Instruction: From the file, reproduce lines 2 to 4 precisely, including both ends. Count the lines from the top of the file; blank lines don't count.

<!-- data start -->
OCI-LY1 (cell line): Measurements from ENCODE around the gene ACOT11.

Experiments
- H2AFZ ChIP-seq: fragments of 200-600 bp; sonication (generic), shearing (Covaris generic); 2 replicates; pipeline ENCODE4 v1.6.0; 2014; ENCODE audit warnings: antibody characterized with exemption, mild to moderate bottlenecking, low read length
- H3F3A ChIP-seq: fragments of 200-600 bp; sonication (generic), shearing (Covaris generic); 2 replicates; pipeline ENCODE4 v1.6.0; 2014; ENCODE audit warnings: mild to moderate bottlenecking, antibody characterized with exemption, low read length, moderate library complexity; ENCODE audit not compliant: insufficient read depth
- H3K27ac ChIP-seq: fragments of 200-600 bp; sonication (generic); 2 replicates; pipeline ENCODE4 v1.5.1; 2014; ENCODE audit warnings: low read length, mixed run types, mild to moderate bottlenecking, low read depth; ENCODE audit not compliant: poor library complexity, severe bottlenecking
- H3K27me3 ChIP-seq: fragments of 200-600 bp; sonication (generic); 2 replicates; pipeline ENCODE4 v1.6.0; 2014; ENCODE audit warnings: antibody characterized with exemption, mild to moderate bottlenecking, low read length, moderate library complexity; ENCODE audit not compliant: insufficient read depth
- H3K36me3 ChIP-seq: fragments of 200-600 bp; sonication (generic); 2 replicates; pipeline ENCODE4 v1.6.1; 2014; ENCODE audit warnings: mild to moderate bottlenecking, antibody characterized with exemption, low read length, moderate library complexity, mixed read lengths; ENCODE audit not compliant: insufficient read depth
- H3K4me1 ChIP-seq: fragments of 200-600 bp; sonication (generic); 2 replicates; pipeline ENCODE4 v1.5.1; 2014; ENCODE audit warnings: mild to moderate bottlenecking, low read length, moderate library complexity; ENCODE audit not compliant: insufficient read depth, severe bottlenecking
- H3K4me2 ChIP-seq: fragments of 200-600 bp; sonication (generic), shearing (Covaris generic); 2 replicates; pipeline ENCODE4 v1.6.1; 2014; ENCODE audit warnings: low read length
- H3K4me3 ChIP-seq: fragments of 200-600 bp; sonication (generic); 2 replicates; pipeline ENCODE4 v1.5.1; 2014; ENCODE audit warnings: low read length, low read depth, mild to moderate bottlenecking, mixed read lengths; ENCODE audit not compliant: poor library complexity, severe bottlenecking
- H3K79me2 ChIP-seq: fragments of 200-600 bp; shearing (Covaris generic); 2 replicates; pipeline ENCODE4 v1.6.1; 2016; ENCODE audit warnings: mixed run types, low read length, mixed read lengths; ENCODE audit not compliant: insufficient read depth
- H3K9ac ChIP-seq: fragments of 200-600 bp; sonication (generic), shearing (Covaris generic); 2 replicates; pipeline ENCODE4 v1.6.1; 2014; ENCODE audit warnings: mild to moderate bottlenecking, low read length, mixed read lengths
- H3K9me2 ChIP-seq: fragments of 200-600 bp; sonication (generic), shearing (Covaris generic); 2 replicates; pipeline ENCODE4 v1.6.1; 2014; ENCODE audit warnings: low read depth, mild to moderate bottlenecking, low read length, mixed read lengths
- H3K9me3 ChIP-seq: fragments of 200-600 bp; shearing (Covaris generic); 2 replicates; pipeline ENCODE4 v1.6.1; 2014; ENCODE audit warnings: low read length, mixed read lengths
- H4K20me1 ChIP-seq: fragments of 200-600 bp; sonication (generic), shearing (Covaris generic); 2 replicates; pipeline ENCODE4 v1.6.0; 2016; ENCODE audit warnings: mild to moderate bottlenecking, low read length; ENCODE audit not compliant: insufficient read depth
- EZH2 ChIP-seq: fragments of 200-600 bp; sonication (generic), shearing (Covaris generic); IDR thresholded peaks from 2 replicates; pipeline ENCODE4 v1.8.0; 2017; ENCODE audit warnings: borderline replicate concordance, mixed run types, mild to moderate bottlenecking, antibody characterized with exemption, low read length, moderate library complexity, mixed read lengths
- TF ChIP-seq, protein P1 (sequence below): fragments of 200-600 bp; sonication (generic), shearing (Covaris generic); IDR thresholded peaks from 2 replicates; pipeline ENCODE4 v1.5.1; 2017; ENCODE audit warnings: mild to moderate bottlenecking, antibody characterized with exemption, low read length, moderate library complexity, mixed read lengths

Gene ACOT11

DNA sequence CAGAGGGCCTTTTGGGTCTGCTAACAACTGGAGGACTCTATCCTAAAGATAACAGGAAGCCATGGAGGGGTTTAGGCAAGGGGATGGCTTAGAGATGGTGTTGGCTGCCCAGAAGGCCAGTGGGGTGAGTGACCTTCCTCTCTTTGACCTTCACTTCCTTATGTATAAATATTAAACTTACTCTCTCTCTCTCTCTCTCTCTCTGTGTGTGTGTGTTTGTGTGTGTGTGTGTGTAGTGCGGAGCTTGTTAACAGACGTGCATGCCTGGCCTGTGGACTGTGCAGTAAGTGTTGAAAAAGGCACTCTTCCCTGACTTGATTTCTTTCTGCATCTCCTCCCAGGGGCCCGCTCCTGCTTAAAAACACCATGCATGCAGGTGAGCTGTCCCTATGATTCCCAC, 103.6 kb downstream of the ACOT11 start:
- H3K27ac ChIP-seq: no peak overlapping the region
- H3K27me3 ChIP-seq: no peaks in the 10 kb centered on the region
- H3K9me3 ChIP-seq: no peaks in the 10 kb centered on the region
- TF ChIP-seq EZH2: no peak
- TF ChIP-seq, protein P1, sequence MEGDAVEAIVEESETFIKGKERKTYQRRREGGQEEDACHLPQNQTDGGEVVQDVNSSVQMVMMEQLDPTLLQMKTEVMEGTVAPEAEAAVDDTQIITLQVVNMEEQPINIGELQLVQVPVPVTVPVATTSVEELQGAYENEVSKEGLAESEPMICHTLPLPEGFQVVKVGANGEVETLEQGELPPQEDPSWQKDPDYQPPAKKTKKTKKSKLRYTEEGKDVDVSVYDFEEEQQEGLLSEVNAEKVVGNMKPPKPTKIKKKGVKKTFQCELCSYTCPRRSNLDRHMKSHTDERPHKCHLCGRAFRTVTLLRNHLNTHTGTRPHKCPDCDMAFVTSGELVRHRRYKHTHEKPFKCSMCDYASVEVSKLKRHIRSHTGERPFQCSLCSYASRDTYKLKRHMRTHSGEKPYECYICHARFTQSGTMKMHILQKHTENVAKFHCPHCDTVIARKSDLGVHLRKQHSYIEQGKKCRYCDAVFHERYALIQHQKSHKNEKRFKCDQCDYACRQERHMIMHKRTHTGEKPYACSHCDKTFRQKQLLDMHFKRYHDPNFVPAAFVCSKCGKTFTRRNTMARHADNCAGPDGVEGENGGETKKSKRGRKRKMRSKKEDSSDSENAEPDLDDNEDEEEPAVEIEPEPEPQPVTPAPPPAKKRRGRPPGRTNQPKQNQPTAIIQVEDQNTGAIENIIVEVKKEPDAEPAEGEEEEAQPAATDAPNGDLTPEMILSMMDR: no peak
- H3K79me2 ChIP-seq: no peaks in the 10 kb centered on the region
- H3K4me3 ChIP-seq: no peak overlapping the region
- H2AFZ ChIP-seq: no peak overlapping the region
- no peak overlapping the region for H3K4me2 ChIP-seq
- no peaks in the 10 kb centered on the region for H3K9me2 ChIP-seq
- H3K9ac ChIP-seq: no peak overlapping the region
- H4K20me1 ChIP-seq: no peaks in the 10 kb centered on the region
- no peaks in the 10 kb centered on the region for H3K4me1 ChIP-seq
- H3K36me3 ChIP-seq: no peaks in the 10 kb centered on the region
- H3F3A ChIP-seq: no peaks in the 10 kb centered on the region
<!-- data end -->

Experiments
- H2AFZ ChIP-seq: fragments of 200-600 bp; sonication (generic), shearing (Covaris generic); 2 replicates; pipeline ENCODE4 v1.6.0; 2014; ENCODE audit warnings: antibody characterized with exemption, mild to moderate bottlenecking, low read length
- H3F3A ChIP-seq: fragments of 200-600 bp; sonication (generic), shearing (Covaris generic); 2 replicates; pipeline ENCODE4 v1.6.0; 2014; ENCODE audit warnings: mild to moderate bottlenecking, antibody characterized with exemption, low read length, moderate library complexity; ENCODE audit not compliant: insufficient read depth